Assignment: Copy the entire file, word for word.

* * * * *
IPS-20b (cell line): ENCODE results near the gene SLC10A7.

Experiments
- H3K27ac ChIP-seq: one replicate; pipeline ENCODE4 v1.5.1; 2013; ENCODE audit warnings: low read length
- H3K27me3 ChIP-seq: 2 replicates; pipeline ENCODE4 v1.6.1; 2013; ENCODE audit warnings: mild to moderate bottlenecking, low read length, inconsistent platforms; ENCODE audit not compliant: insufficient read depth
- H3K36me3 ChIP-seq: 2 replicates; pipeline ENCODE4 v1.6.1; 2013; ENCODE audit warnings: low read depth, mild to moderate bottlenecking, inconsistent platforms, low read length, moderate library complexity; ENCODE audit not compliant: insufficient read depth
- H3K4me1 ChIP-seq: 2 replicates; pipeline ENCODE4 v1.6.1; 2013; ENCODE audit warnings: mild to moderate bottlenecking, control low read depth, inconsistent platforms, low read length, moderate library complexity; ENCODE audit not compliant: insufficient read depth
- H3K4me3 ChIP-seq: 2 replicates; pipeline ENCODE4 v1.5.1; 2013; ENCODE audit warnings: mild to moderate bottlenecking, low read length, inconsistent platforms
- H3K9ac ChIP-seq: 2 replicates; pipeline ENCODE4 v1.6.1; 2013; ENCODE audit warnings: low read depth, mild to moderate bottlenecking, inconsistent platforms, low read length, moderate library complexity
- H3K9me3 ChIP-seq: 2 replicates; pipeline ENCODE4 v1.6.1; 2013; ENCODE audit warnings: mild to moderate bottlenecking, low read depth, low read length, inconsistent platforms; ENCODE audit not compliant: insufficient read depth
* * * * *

IPS-20b (cell line): ENCODE results near the gene SLC10A7.

Experiments
- H3K27ac ChIP-seq: one replicate; pipeline ENCODE4 v1.5.1; 2013; ENCODE audit warnings: low read length
- H3K27me3 ChIP-seq: 2 replicates; pipeline ENCODE4 v1.6.1; 2013; ENCODE audit warnings: mild to moderate bottlenecking, low read length, inconsistent platforms; ENCODE audit not compliant: insufficient read depth
- H3K36me3 ChIP-seq: 2 replicates; pipeline ENCODE4 v1.6.1; 2013; ENCODE audit warnings: low read depth, mild to moderate bottlenecking, inconsistent platforms, low read length, moderate library complexity; ENCODE audit not compliant: insufficient read depth
- H3K4me1 ChIP-seq: 2 replicates; pipeline ENCODE4 v1.6.1; 2013; ENCODE audit warnings: mild to moderate bottlenecking, control low read depth, inconsistent platforms, low read length, moderate library complexity; ENCODE audit not compliant: insufficient read depth
- H3K4me3 ChIP-seq: 2 replicates; pipeline ENCODE4 v1.5.1; 2013; ENCODE audit warnings: mild to moderate bottlenecking, low read length, inconsistent platforms
- H3K9ac ChIP-seq: 2 replicates; pipeline ENCODE4 v1.6.1; 2013; ENCODE audit warnings: low read depth, mild to moderate bottlenecking, inconsistent platforms, low read length, moderate library complexity
- H3K9me3 ChIP-seq: 2 replicates; pipeline ENCODE4 v1.6.1; 2013; ENCODE audit warnings: mild to moderate bottlenecking, low read depth, low read length, inconsistent platforms; ENCODE audit not compliant: insufficient read depth